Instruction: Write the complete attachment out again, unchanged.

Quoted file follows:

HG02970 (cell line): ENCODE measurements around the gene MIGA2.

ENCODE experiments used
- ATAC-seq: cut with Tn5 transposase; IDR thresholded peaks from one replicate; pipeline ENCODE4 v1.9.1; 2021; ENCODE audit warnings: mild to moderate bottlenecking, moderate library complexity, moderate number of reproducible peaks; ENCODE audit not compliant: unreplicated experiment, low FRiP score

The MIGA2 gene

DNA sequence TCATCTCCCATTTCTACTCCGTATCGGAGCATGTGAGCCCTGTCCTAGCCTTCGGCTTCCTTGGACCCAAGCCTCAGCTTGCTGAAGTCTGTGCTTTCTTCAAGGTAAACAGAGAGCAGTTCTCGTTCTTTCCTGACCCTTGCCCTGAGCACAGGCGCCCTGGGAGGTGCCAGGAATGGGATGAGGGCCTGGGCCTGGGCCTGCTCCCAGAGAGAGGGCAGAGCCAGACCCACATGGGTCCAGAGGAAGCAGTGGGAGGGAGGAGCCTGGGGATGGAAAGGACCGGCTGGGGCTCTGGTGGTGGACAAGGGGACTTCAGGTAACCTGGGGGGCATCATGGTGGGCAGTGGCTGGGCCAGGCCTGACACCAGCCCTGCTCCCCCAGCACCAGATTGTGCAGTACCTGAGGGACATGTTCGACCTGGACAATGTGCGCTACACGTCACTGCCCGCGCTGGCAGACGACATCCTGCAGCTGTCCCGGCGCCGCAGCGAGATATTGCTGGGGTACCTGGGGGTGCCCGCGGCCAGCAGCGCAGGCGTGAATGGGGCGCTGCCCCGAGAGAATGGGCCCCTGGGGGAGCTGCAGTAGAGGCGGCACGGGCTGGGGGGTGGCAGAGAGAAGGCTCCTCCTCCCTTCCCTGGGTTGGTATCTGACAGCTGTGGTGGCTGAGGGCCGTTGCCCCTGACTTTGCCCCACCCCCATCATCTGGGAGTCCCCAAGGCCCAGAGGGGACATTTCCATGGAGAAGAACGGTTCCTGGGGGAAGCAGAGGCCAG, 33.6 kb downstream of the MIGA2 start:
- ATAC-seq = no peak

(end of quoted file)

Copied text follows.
HG02970 (cell line): ENCODE measurements around the gene MIGA2.

ENCODE experiments used
- ATAC-seq: cut with Tn5 transposase; IDR thresholded peaks from one replicate; pipeline ENCODE4 v1.9.1; 2021; ENCODE audit warnings: mild to moderate bottlenecking, moderate library complexity, moderate number of reproducible peaks; ENCODE audit not compliant: unreplicated experiment, low FRiP score

The MIGA2 gene

DNA sequence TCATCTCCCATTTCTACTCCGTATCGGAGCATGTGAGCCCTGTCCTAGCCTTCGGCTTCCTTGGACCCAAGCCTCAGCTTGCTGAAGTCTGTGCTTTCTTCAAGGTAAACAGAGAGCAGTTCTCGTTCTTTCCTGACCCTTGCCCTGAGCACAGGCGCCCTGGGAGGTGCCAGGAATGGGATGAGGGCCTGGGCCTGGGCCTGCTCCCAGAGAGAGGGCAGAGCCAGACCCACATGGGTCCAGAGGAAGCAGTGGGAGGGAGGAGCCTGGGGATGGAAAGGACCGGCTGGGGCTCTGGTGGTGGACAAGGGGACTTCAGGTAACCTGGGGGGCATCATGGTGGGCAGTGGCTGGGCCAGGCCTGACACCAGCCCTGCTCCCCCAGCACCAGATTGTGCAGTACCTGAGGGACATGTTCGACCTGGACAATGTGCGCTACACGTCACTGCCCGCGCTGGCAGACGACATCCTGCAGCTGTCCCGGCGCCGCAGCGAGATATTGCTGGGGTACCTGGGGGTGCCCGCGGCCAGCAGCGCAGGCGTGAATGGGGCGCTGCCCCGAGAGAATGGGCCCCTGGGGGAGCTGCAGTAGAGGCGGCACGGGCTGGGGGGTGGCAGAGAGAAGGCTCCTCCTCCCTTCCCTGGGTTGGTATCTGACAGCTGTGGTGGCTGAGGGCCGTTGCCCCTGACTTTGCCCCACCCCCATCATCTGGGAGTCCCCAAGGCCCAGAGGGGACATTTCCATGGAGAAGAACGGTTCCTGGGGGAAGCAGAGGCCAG, 33.6 kb downstream of the MIGA2 start:
- ATAC-seq = no peak